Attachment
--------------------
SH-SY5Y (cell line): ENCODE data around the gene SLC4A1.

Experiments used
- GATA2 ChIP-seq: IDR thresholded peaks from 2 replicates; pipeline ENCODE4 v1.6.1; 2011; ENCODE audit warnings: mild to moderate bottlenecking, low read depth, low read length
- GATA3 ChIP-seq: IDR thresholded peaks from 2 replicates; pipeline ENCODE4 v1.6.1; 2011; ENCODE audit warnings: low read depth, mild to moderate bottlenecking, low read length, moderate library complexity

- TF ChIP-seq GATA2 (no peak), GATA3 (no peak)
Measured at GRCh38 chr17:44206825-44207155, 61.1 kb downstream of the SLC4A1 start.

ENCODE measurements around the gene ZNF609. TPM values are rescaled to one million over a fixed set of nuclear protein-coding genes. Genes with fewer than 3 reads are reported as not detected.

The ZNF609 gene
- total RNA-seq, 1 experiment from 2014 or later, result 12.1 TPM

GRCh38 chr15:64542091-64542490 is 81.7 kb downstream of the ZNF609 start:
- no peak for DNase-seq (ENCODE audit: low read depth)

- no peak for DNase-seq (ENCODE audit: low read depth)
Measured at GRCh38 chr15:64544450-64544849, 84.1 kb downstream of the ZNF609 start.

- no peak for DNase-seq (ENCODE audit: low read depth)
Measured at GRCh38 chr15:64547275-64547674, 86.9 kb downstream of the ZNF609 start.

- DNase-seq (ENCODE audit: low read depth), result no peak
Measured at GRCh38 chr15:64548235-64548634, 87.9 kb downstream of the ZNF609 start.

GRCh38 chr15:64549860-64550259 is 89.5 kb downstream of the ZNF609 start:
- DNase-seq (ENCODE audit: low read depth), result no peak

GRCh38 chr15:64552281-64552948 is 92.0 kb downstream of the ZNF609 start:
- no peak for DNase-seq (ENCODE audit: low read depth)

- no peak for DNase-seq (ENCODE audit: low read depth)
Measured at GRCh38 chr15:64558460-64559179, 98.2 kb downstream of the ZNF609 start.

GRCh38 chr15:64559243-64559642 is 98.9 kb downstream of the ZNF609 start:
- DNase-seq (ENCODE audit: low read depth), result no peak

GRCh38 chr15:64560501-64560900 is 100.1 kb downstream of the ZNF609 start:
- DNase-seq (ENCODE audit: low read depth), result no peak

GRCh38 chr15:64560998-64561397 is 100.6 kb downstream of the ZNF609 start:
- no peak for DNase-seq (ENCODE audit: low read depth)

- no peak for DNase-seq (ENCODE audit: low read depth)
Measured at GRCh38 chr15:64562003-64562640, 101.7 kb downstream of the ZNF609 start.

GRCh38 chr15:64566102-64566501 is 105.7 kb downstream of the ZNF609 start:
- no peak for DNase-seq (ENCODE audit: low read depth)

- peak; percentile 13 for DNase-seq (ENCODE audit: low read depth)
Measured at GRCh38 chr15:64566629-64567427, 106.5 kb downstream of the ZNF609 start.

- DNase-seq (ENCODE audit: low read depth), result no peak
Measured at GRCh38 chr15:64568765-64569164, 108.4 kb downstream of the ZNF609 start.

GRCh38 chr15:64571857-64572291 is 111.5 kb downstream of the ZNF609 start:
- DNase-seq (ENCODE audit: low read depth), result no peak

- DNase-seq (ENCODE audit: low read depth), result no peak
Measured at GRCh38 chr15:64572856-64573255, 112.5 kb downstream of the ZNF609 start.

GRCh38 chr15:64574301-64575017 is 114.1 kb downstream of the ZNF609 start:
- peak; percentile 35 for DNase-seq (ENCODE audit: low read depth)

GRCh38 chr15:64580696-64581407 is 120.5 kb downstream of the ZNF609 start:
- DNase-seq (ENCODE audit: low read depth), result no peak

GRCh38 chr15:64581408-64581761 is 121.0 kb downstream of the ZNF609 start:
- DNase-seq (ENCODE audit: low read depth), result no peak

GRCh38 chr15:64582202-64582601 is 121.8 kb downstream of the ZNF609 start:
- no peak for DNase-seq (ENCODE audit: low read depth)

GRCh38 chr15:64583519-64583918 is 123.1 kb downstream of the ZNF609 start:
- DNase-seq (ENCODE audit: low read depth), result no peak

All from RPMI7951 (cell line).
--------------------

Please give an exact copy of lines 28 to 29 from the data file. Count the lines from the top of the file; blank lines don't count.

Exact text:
GRCh38 chr15:64560998-64561397 is 100.6 kb downstream of the ZNF609 start:
- no peak for DNase-seq (ENCODE audit: low read depth)